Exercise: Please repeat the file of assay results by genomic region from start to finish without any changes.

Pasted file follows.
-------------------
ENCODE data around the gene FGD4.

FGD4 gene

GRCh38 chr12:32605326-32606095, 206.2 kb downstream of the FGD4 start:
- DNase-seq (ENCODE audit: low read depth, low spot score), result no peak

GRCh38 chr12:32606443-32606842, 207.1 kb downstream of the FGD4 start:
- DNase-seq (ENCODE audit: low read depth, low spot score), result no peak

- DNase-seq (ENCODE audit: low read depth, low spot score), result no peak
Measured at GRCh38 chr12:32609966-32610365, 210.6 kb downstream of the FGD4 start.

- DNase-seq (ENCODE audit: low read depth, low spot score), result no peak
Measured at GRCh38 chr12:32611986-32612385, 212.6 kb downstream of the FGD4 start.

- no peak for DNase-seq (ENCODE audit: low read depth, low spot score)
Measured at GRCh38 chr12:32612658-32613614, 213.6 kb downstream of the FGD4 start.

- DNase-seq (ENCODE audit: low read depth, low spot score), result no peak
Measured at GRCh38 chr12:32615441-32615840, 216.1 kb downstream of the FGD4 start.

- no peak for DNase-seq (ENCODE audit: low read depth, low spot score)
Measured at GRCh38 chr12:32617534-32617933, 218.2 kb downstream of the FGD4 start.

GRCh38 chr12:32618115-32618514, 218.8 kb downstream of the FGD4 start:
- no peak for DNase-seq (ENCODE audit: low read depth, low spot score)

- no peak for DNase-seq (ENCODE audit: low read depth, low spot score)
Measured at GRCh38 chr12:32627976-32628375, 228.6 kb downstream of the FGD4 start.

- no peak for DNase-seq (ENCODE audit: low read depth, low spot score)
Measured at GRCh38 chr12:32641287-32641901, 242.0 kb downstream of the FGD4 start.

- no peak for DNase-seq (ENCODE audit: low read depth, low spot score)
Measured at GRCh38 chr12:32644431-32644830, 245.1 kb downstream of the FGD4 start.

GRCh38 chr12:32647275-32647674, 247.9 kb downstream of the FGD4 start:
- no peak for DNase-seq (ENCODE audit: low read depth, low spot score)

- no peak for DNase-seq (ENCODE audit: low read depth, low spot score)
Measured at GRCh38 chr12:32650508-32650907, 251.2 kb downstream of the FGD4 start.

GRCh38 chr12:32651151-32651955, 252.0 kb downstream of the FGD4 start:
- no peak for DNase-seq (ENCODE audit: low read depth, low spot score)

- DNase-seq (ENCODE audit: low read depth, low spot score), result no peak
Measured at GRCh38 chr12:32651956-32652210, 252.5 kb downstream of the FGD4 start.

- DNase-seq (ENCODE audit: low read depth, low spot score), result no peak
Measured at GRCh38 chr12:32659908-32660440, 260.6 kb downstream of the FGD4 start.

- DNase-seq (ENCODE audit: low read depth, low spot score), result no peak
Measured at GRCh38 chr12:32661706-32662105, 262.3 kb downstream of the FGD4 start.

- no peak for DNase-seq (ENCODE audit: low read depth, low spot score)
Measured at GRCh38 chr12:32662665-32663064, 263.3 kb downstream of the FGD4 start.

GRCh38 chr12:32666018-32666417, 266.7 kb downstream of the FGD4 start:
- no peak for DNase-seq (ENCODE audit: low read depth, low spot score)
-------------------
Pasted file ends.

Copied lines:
ENCODE data around the gene FGD4.

FGD4 gene

GRCh38 chr12:32605326-32606095, 206.2 kb downstream of the FGD4 start:
- DNase-seq (ENCODE audit: low read depth, low spot score), result no peak

GRCh38 chr12:32606443-32606842, 207.1 kb downstream of the FGD4 start:
- DNase-seq (ENCODE audit: low read depth, low spot score), result no peak

- DNase-seq (ENCODE audit: low read depth, low spot score), result no peak
Measured at GRCh38 chr12:32609966-32610365, 210.6 kb downstream of the FGD4 start.

- DNase-seq (ENCODE audit: low read depth, low spot score), result no peak
Measured at GRCh38 chr12:32611986-32612385, 212.6 kb downstream of the FGD4 start.

- no peak for DNase-seq (ENCODE audit: low read depth, low spot score)
Measured at GRCh38 chr12:32612658-32613614, 213.6 kb downstream of the FGD4 start.

- DNase-seq (ENCODE audit: low read depth, low spot score), result no peak
Measured at GRCh38 chr12:32615441-32615840, 216.1 kb downstream of the FGD4 start.

- no peak for DNase-seq (ENCODE audit: low read depth, low spot score)
Measured at GRCh38 chr12:32617534-32617933, 218.2 kb downstream of the FGD4 start.

GRCh38 chr12:32618115-32618514, 218.8 kb downstream of the FGD4 start:
- no peak for DNase-seq (ENCODE audit: low read depth, low spot score)

- no peak for DNase-seq (ENCODE audit: low read depth, low spot score)
Measured at GRCh38 chr12:32627976-32628375, 228.6 kb downstream of the FGD4 start.

- no peak for DNase-seq (ENCODE audit: low read depth, low spot score)
Measured at GRCh38 chr12:32641287-32641901, 242.0 kb downstream of the FGD4 start.

- no peak for DNase-seq (ENCODE audit: low read depth, low spot score)
Measured at GRCh38 chr12:32644431-32644830, 245.1 kb downstream of the FGD4 start.

GRCh38 chr12:32647275-32647674, 247.9 kb downstream of the FGD4 start:
- no peak for DNase-seq (ENCODE audit: low read depth, low spot score)

- no peak for DNase-seq (ENCODE audit: low read depth, low spot score)
Measured at GRCh38 chr12:32650508-32650907, 251.2 kb downstream of the FGD4 start.

GRCh38 chr12:32651151-32651955, 252.0 kb downstream of the FGD4 start:
- no peak for DNase-seq (ENCODE audit: low read depth, low spot score)

- DNase-seq (ENCODE audit: low read depth, low spot score), result no peak
Measured at GRCh38 chr12:32651956-32652210, 252.5 kb downstream of the FGD4 start.

- DNase-seq (ENCODE audit: low read depth, low spot score), result no peak
Measured at GRCh38 chr12:32659908-32660440, 260.6 kb downstream of the FGD4 start.

- DNase-seq (ENCODE audit: low read depth, low spot score), result no peak
Measured at GRCh38 chr12:32661706-32662105, 262.3 kb downstream of the FGD4 start.

- no peak for DNase-seq (ENCODE audit: low read depth, low spot score)
Measured at GRCh38 chr12:32662665-32663064, 263.3 kb downstream of the FGD4 start.

GRCh38 chr12:32666018-32666417, 266.7 kb downstream of the FGD4 start:
- no peak for DNase-seq (ENCODE audit: low read depth, low spot score)